The Kearns were a typical 1960s Detroit family, trying to live their version of the American Dream. Local university professor Bob married teacher Phyllis and, by their mid-30s, had six kids who brought them a hectic but satisfying Midwestern existence. When Bob invents a device that would eventually be used by every car in the world,...
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The Kearns were a typical 1960s Detroit family, trying to live their version of the American Dream. Local university professor Bob married teacher Phyllis and, by their mid-30s, had six kids who brought them a hectic but satisfying Midwestern existence. When Bob invents a device that would eventually be used by every car in the world, the Kearns think they have struck gold. But their aspirations are dashed after the auto giants who embraced Bob's creation unceremoniously shunned the man who invented it. Ignored, threatened and then buried in years of litigation, Bob is haunted by what was done to his family and their future. He becomes a man obsessed with justice and the conviction that his life's work--or for that matter, anyone's work--be acknowledged by those who stood to benefit. And while paying the toll for refusing to compromise his dignity, this everyday David will try the unthinkable: to bring Goliath to his knees.
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A remarkable and inspiring true story about a guy with unbelievable grit, determination and heart. You'll be rooting for him all the way.
This may be the best movie about the invention of the intermittent windshield wiper Hollywood has ever turned out. If that sounds facetious it's not meant to be. Taking subject matter like this and making it into a populist winner Frank Capra probably would have been proud to direct is a minor miracle. The film revolves around college professor and inventor Robert Kearns'(Greg Kinnear) epic battle with Ford Motor Company over the patent for the intermittent windshield wiper, a device Kearns invented in the '60s and took to Ford. They praised his work but later ignored him and went ahead with an invention that would become a part of every car on the planet. Kearns then entered into an excruciating quarter of a century suing Ford and other companies over the use of his creation, going through a gaggle of lawyers and settlement offers. His one goal: Ford must admit publicly that they stole his idea. Although the film condenses this battle to 12 years, it's still the heart of what really happened and the devastating effect his quest had on his family (six kids) and his marriage to his wife, Phyllis (Lauren Graham).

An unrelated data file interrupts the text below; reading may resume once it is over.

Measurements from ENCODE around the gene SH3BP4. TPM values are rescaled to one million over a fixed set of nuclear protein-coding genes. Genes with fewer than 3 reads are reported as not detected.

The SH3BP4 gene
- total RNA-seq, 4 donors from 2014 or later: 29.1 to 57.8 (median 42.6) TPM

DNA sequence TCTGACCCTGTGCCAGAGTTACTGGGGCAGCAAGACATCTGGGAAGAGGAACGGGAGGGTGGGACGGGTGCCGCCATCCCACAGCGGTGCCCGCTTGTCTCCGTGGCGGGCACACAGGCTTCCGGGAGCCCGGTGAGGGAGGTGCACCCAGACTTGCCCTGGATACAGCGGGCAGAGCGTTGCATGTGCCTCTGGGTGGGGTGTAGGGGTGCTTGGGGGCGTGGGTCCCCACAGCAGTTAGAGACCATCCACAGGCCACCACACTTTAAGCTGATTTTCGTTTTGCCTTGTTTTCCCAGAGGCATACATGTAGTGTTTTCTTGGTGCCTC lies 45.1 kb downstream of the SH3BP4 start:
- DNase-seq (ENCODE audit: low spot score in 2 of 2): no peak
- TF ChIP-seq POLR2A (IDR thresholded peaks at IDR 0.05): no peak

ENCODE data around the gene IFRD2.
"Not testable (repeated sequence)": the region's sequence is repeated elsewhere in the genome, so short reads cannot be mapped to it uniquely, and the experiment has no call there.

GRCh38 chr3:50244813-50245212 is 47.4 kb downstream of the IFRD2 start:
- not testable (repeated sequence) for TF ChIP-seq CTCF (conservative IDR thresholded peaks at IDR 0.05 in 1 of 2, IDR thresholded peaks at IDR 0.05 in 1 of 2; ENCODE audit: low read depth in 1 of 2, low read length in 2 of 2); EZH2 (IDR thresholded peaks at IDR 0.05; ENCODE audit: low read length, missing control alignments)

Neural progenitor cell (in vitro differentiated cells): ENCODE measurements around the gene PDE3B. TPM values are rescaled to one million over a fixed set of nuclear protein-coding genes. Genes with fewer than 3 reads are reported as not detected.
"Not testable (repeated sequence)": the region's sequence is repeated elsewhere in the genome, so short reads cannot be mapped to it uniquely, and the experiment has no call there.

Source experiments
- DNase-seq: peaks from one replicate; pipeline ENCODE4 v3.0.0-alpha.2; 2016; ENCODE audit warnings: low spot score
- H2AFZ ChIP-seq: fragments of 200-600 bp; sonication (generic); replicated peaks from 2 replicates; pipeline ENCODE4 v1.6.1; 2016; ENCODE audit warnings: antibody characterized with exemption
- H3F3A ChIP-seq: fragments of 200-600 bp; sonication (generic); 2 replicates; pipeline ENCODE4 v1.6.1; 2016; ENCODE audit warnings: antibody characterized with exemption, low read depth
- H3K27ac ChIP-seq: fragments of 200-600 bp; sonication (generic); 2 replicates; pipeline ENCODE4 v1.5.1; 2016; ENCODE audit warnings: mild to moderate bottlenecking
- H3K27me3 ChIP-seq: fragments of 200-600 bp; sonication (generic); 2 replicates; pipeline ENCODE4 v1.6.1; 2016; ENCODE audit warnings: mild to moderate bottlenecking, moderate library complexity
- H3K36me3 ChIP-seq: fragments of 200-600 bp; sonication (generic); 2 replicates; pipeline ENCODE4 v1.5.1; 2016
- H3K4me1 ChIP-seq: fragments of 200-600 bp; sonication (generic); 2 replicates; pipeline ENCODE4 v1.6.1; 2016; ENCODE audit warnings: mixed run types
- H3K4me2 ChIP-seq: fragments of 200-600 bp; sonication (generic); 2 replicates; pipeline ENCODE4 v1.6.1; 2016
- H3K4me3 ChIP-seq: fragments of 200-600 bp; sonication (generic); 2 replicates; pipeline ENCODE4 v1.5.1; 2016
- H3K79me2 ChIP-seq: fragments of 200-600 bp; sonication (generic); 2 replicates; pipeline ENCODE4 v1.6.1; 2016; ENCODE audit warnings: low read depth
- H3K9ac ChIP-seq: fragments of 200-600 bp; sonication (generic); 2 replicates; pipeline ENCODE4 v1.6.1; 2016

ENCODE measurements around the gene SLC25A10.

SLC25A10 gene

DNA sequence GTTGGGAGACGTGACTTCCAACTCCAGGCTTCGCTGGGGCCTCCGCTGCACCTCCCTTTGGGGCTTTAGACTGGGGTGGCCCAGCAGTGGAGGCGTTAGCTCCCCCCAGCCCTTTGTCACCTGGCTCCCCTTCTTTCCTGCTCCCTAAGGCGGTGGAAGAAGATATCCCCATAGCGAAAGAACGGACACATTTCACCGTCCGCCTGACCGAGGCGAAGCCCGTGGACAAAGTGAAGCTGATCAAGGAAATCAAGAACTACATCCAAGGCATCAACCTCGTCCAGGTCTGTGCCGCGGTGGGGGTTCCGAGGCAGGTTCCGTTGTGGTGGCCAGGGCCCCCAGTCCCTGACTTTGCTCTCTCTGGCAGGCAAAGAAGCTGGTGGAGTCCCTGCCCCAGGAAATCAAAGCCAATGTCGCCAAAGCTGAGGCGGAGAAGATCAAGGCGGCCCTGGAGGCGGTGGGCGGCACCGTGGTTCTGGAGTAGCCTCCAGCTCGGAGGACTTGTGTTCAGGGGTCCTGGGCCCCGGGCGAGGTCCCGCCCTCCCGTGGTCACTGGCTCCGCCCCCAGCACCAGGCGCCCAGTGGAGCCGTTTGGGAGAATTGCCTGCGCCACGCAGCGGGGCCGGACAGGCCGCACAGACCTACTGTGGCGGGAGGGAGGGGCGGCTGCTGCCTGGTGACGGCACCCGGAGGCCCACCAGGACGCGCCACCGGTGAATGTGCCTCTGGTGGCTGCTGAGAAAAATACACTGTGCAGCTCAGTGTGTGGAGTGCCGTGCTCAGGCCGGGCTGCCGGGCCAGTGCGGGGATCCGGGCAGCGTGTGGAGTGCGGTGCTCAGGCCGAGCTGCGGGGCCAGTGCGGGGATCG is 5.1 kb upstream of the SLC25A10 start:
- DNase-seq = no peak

Kinnear is superb in a tricky role. Kearns isn't exactly the kind of guy you cozy up to. He's got almost a single-track vision and goal that threatens his livelihood and his family. It's hard to understand how he could turn down the kinds of settlements offered for the personal satisfaction of just having a corporation admit they cheated him, but that's what he does repeatedly. Somehow through Kinnear's interpretation we can understand the motivation of this man--he felt his once-in-a-lifetime moment had been swallowed up by the Detroit auto machine and he was tossed to the curb. Ultimately, this is a revenge movie. Graham is nicely understated and understandably frustrated as the wife who tries to stand by her man and bring up six kids as their money goes out the window in lawsuits. Dermot Mulroney as an early business partner who doesn't share the same zeal as Kearns to fight Detroit, is quite good in limited screen time. Best moments in the supporting cast though belong to Alan Alda, sensationally oily as a lawyer who takes on the case and strikes a settlement deal he thinks is a slam dunk. Their restaurant scene is priceless, superbly played by both Kinnear and Alda. You only wish he had a bigger role.
Marc Abraham is a veteran producer (Children of Men, Spy Game, Air Force One) with a long list of credits, but this is his first outing as a director. Although the film doesn't really seem to exhibit a singular touch, seeming more like a familiar Hollywood biographical genre-movie, Abraham wisely focuses on the story's heart and soul making it work as a kind of populist Capraesque entertainment. It's not flashy but totally absorbing , slick and very professionally made. What could have been a dull, by-the-numbers account of the little guy fighting city hall instead becomes a very personal story of a man obsessed with the kind of justice only he seems to be interested in. It's a tale of a lonely struggle spread out over many years, a film not so much about a flash of genius, but a battle for self-worth that defined an entire lifetime.
Hollywood.com rated this film 3 1/2 stars.
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